There was sufficient evidence to establish the value of the property as equal to that placed upon it in the findings. It is quite true, as defendant contends, that it would not have been proper to value the property as some of the witnesses did, as though it was in use in the hotel as a going concern, since plaintiff was not in possession of the real property and was not using or entitled to use the furniture in the operation of the hotel business. The evidence which supports the judgment relates to the value the property would have had when removed from the hotel. A comparison of the values given on the basis that the property was in use in an operating business and those found by the court clearly demonstrates that the court wholly disregarded the testimony which took into consideration erroneous factors of value.

Defendant justified its refusal to surrender possession of the property to plaintiff upon the ground that the same had been pledged to it by plaintiff's mother as additional security for the indebtedness secured by trust deed of the real property. In support of this claim defendant relies upon the terms of a written agreement by which payment of the trust deed debt was extended upon certain terms and conditions. Among the provisions of the extension agreement was one by which plaintiff's mother agreed to “assign, transfer and set over unto said Pacific Mortgage Guaranty Company, subject to existing leases (if any) thereon, the possession of said premises and by way of pledge the possession of all furniture, furnishings, fittings, attachments, appliances and appurtenances of every kind and description now upon or within said premises, all of which shall remain intact thereon available for the use of tenants.” The debtor also agreed to keep the personal property insured for the benefit of the defendant as its interest might appear, and also surrendered to defendant the right to operate the hotel and café, to collect all rents and other income, and after paying the expenses of operation and maintenance, taxes, etc., to apply the remainder upon interest and principal of the trust deed debt. This agreement was carried into effect and the property was operated by the defendant for several years, but eventually title to the real property passed to the defendant by sale under the deed of trust. It is not urged that the rights of plaintiff as owner of the personal property were superior to those of his mother. It was conceded at the trial that his knowledge of and acquiescence in the dealings between his mother and the defendant bound plaintiff as though he had been a party to the agreement. The trial judge, over the objection of the defendant, admitted oral evidence as to the circumstances of the execution of the agreement in aid of its interpretation, and concluded that there was no pledge of the personal property as security for the debt. In receiving this evidence the court did not err. The words “by way of pledge” would imply that the property was to stand as security of some sort but the agreement is entirely destitute of any declaration that the property was pledged as security for the trust deed debt or for any part of it. Proof of an intention that the delivery of possession was for some restricted purpose would not have been in conflict with the terms of the writing. Therefore the phrase “by way of pledge,” interpolated into the agreement and without any connection whatever with the remaining provisions, created an ambiguity which admitted of explanation. The evidence admitted for this purpose consisted of conversations between plaintiff and an officer of defendant corporation, and also writings which passed between the parties prior to the execution of the agreement. In the testimony as to the conversations we find no proof of an agreement that the personal property should be pledged as additional security for the debt. In the writings which preceded the final agreement we find a written offer by the owner of the real property to surrender possession thereof and to assign the rents, issues, and profits to the defendant in order that it might operate the hotel and café. No mention was made in this connection of any intention to pledge the furniture as security. The trial judge, after an analysis of this evidence, reached the conclusion that the parties intended only that the defendant should be secured in its possession of the personal property for use in connection with the hotel operation. The use of the word “pledge” is consistent with this construction for it does not necessarily imply the delivery of possession as security for the payment of the debt. The court pointed out that the use of the personal property by defendant was one of the principal objectives of the agreement and concluded that while the agreement adequately expressed an intention to make the possession of the defendant valid and secure in so far as its right to use the property was concerned, there was to be found in the agreement or in the several writings that preceded its execution no expressed intention to give additional security for the debt. The conclusions of the trial court were logical and fair deductions from the evidence. These conclusions were upon questions of fact and while they relate to the intentions of the parties they have the same controlling force upon this appeal as though they were findings concerning the acts of the parties. The construction of an uncertain or ambiguous agreement by the trial court after the taking of oral evidence in aid of its interpretation must stand unless it is without support in the evidence. Scott v. Sun–Maid Raisin Growers Association (Cal.App.) 57 P.(2d) 148.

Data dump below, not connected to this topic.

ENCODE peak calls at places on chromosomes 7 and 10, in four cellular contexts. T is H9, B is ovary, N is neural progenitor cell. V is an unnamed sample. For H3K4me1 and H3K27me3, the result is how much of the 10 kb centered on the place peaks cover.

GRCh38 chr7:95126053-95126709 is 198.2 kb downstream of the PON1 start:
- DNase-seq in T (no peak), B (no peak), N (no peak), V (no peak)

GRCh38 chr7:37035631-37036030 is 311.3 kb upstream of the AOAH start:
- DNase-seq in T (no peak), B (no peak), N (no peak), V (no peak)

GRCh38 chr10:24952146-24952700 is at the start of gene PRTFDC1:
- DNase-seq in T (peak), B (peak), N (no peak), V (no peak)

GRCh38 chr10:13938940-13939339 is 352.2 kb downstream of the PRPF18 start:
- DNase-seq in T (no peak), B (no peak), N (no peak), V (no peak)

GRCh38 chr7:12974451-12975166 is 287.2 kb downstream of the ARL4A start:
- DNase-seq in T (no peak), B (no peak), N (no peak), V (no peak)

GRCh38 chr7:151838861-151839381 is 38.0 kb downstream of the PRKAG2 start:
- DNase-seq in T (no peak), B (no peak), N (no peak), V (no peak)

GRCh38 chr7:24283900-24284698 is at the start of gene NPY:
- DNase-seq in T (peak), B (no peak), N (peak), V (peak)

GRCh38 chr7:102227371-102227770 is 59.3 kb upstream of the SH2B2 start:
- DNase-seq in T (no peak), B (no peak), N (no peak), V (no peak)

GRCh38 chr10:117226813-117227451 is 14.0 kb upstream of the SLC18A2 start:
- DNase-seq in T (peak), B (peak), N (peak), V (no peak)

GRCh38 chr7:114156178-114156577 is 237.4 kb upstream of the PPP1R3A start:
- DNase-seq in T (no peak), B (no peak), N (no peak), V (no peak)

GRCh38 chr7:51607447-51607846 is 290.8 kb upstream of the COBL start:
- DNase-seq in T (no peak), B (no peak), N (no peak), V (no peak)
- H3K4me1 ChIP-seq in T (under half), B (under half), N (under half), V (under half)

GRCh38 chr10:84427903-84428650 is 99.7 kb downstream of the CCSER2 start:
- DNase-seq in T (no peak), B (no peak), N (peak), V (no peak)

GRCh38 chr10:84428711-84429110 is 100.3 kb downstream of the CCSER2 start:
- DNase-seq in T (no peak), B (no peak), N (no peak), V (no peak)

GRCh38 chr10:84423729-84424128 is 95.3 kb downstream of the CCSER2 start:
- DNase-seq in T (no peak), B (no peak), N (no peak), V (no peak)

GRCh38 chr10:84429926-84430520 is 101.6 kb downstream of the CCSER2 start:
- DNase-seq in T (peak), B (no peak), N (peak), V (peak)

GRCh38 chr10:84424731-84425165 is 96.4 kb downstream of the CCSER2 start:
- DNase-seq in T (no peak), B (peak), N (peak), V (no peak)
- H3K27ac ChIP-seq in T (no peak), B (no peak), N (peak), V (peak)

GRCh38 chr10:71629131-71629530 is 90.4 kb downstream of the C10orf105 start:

Defendant therefore could not justify its retention of the personal property after the sale of the real property under trust deed foreclosure upon the theory that it held it in pledge as security for the payment of a deficiency that remained unpaid.

The judgment is affirmed.

SHINN, Justice pro tem.

We concur: HOUSER, P. J.; DORAN, J.